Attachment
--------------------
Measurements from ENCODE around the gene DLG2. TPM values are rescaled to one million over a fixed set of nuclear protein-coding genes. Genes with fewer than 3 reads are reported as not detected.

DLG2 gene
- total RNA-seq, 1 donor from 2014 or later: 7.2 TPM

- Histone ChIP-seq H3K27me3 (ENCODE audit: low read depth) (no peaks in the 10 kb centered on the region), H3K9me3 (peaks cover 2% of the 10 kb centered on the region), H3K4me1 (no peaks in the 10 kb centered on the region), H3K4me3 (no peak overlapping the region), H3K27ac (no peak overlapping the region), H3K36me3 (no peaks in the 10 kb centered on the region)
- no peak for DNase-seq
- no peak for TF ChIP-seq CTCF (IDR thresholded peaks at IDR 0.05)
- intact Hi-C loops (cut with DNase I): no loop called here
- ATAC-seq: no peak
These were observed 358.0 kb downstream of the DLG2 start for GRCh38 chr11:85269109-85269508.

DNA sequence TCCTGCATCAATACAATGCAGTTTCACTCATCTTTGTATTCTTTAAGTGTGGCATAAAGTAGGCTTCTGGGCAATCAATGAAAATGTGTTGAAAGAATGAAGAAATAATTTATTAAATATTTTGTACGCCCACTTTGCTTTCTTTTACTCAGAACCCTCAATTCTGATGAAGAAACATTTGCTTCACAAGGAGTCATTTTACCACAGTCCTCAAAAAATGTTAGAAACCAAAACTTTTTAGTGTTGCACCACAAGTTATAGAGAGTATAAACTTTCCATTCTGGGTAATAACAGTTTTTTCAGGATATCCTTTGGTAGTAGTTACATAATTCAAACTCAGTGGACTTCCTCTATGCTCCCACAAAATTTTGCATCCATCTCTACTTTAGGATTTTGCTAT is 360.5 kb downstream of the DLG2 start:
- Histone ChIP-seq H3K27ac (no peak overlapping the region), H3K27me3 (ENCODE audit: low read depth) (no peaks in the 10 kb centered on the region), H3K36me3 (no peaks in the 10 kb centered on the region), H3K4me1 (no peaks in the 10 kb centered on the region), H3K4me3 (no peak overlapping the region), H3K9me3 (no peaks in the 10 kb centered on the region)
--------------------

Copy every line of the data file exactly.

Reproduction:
Measurements from ENCODE around the gene DLG2. TPM values are rescaled to one million over a fixed set of nuclear protein-coding genes. Genes with fewer than 3 reads are reported as not detected.

DLG2 gene
- total RNA-seq, 1 donor from 2014 or later: 7.2 TPM

- Histone ChIP-seq H3K27me3 (ENCODE audit: low read depth) (no peaks in the 10 kb centered on the region), H3K9me3 (peaks cover 2% of the 10 kb centered on the region), H3K4me1 (no peaks in the 10 kb centered on the region), H3K4me3 (no peak overlapping the region), H3K27ac (no peak overlapping the region), H3K36me3 (no peaks in the 10 kb centered on the region)
- no peak for DNase-seq
- no peak for TF ChIP-seq CTCF (IDR thresholded peaks at IDR 0.05)
- intact Hi-C loops (cut with DNase I): no loop called here
- ATAC-seq: no peak
These were observed 358.0 kb downstream of the DLG2 start for GRCh38 chr11:85269109-85269508.

DNA sequence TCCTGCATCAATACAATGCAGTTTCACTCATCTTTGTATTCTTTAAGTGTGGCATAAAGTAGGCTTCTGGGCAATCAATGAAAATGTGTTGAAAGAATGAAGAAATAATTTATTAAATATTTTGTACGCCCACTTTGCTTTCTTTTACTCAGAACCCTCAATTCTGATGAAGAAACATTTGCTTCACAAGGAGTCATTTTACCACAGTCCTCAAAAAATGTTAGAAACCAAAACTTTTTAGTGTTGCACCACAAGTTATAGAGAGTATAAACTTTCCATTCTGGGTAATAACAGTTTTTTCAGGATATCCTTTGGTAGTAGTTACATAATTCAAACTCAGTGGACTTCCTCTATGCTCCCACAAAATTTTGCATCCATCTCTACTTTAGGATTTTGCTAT is 360.5 kb downstream of the DLG2 start:
- Histone ChIP-seq H3K27ac (no peak overlapping the region), H3K27me3 (ENCODE audit: low read depth) (no peaks in the 10 kb centered on the region), H3K36me3 (no peaks in the 10 kb centered on the region), H3K4me1 (no peaks in the 10 kb centered on the region), H3K4me3 (no peak overlapping the region), H3K9me3 (no peaks in the 10 kb centered on the region)